Two Panels to Show Why “Journey into Mystery” is My Favorite Marvel Series

The Marvel’s The Avengers film series may have turned Thor’s half-brother Loki into a sinister household name (beyond those households who knew a thing or two about preexisting Norse myths, anyway), but in my book the eminently watchable Tom Hiddleston takes a back seat to my favorite Loki of the moment, the young reincarnated star of Marvel’s Journey into Mystery.

After the events of the 2010 major crossover event Siege, Loki was dead and gone after one final, uncharacteristically heroic act. As one would expect from Norse gods and their closest family, this condition was temporary. Through machinations of his own, Loki was quickly reincarnated. Through machinations not of his own, his new form is a younger, more naive version of himself with no magic power and no memory of the pain and suffering that his past self’s countless treacheries have inflicted upon others over the years. Kid Loki has spent his new life in a series of misadventures, saving lives, worlds, and entire Marvel crossovers through his uncanny knack for duplicity and shrewd deal-brokering for the greater good, despite the fact that no one trusts him and too many would love an excuse to kill him again.

In the current status quo, Kid Loki is now in the service of the triumvirate of All-Mothers who rule earthbound Asgard while Odin is occupied elsewhere. Along with him for his escapades is Leah, servant of Hela, who’s close to li’l Loki’s age, has magic power a-plenty, and pretends to hate his guts even while she reluctantly ensures his continued survival. Watching over his shoulder is an Asgardian blackbird named Ikol, who acts as an enigmatic, disturbing sort of Jiminy Cricket. Occasionally there’s also Loki’s li’l puppy Thori, a mixed-breed hellhound/Hel Wolf who breathes fire, speaks entirely in Grand Guignol death threats, and is as cute as a button.

The latest arc, which just began this month, tasks Loki with a trip to England to assist its current pantheon against an invasion from a new would-be pantheon called the Manchester Gods, who exist as enormous walking cities (think Howl’s Moving Castle) that draw believers to them and away from their previous beliefs. What seems by my crude American understanding to be a fun riff on intense soccer fandom begins with Loki and Leah journeying at the All-Mothers’ request as a godly covert-ops team to assist the elder British powers behind the scenes while Asgard’s public rulers pretend to follow the Prime Directive and abstain from direct meddling.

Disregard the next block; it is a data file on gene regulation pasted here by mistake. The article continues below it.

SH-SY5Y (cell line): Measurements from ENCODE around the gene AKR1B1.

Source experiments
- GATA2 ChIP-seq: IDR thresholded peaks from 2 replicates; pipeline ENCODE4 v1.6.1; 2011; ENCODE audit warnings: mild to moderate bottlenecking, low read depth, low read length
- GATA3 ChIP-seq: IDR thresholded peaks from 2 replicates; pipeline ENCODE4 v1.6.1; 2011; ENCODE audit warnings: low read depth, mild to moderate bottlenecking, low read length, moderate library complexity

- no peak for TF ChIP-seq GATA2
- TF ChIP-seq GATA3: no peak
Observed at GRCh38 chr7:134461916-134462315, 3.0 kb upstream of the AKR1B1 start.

Their arrival is England happens like so:

Herne the Hunter waits patiently for his prey. I mean, passenger.

I’m a big fan of Kid Loki’s merry sense of adventure and unbridled optimism, staples of the series under the guidance of writer Kieron Gillen (whose creator-owned Phonogram was epic and whose first Marvel series S.W.O.R.D. was unfairly kneecapped) and artist Rich Elson (with the occasional guest artist). With mythic grandeur undercut by frequent bouts of sharp wit, Loki’s crew traipses across dimensions, infiltrates the realms of dreams in a respectable homage to Neil Gaiman’s Sandman, and even makes Marvel events like 2011’s Fear Itself more enjoyable by filling in their much-appreciated backstory. (If you wanted to know why Odin’s brother the Serpent was subjugating superhumans and laying waste to Earth, nowhere but in Journey into Mystery were we offered keen insight as to just why.)

For certifiable proof of how attached I am to this series, I can add only this: “Exiled”, the recently completed multi-part crossover that JiM shared with New Mutants, will be the only crossover I read in full this year. I bought and enjoyed every chapter even though I’ve avoided X-Men titles for years. I’ve dropped some Big Two titles as a result of crossovers, and intentionally skipped chapters of other crossovers on similar fussbudget principle. Only “Exiled” earned a pass from me as I grow weary of such needless marketing complications, because I suspected it would raise the bar. When it instilled new relevance into the lost myth of Sigurd and wrapped up the tragic arc of the man-hating undead Disir, I loved seeing my hunch pay off.

In the wake of Siege, all throughout Fear Itself, and on into “Exiled”, Journey into Mystery proved itself so exceptional at what it does, its magic touch makes any other comic next to it even better.

One response

  1. Pingback: How Will “Marvel NOW” Affect My Marvel Now? « Midlife Crisis Crossover

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